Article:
10/08/2013 - Both freshwater availability for many millions of people and the stability of ecosystems such as the Siberian tundra or Indian grasslands are put at risk by climate change. Even if global warming is limited to 2 degrees above pre-industrial levels, 500 million people could be subject to increased water scarcity – while this number would grow by a further 50 percent if greenhouse-gas emissions are not cut soon. At 5 degrees global warming almost all ice-free land might be affected by ecosystem change. This is shown by complementary studies now published by scientists of the Potsdam Institute for Climate Impact Research (PIK).

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Extreme events forcing global warming? Climate extremes and the carbon cycle

Extreme events forcing global warming? Climate extremes and the carbon cycle

08/15/2013 – Extreme events like heat waves, droughts, heavy rain might not only occur more frequently due to climate change. They could also force global warming if terrestrial ecosystems release CO2 as a result of those extremes. An international team of researchers now analyzed the impacts of extremes on forests, bogs, grass landscapes and arable areas througout the world, among them scientists from the Potsdam Institute for Climate Impact Research (PIK). Terrestrial ecosystems absorb about 11 billion tons less carbon dioxide every year as the result of the extreme climate events than they could if the events did not occur, the researchers write in the renowned journal Nature. This is equivalent to approximately a third of global CO2 emissions per year.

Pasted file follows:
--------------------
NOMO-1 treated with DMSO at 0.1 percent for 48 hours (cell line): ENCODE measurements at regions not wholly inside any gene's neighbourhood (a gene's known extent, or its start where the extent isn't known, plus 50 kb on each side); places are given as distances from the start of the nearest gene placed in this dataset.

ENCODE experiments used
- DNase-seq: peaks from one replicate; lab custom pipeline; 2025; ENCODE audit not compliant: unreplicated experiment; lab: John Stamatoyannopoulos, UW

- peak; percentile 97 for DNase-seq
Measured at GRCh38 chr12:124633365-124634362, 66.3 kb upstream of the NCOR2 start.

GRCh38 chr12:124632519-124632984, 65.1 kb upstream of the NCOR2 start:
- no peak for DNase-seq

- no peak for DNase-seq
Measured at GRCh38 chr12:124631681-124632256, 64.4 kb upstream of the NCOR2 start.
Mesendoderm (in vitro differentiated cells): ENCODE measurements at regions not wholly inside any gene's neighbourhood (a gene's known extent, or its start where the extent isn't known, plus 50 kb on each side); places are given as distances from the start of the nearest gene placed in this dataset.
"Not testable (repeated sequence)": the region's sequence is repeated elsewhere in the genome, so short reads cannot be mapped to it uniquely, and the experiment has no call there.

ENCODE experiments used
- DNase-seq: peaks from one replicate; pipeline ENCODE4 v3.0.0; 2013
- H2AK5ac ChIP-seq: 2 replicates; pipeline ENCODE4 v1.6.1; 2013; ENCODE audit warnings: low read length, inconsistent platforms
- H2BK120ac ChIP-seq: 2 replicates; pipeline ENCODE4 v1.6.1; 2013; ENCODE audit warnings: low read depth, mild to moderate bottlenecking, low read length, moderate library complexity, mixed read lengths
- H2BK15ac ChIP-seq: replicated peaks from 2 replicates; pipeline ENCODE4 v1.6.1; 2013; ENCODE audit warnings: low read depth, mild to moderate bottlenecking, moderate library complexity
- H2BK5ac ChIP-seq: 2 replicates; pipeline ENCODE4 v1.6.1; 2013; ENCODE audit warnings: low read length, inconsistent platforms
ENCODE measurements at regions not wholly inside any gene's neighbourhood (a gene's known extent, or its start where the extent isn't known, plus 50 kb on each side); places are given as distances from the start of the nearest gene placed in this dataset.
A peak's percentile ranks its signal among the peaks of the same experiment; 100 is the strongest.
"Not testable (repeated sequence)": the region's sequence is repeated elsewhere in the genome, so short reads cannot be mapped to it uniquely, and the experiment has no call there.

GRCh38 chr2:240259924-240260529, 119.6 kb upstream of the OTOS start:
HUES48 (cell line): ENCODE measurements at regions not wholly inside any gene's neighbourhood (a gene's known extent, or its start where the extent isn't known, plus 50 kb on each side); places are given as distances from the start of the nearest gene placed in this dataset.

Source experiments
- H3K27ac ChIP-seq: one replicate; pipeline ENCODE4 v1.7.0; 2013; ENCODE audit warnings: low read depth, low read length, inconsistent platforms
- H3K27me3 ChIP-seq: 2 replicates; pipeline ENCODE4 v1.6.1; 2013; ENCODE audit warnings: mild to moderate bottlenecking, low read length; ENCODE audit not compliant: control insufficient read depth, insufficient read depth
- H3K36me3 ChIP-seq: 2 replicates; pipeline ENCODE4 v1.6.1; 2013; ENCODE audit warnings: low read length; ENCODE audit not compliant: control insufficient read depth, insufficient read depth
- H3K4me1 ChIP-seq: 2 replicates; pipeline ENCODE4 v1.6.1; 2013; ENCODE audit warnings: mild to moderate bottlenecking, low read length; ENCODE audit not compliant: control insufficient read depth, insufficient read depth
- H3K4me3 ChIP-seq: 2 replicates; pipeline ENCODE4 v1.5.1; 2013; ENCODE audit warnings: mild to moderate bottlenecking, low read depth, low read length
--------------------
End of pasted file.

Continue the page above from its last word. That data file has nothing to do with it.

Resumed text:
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Multifold increase in heat extremes by 2040

Multifold increase in heat extremes by 2040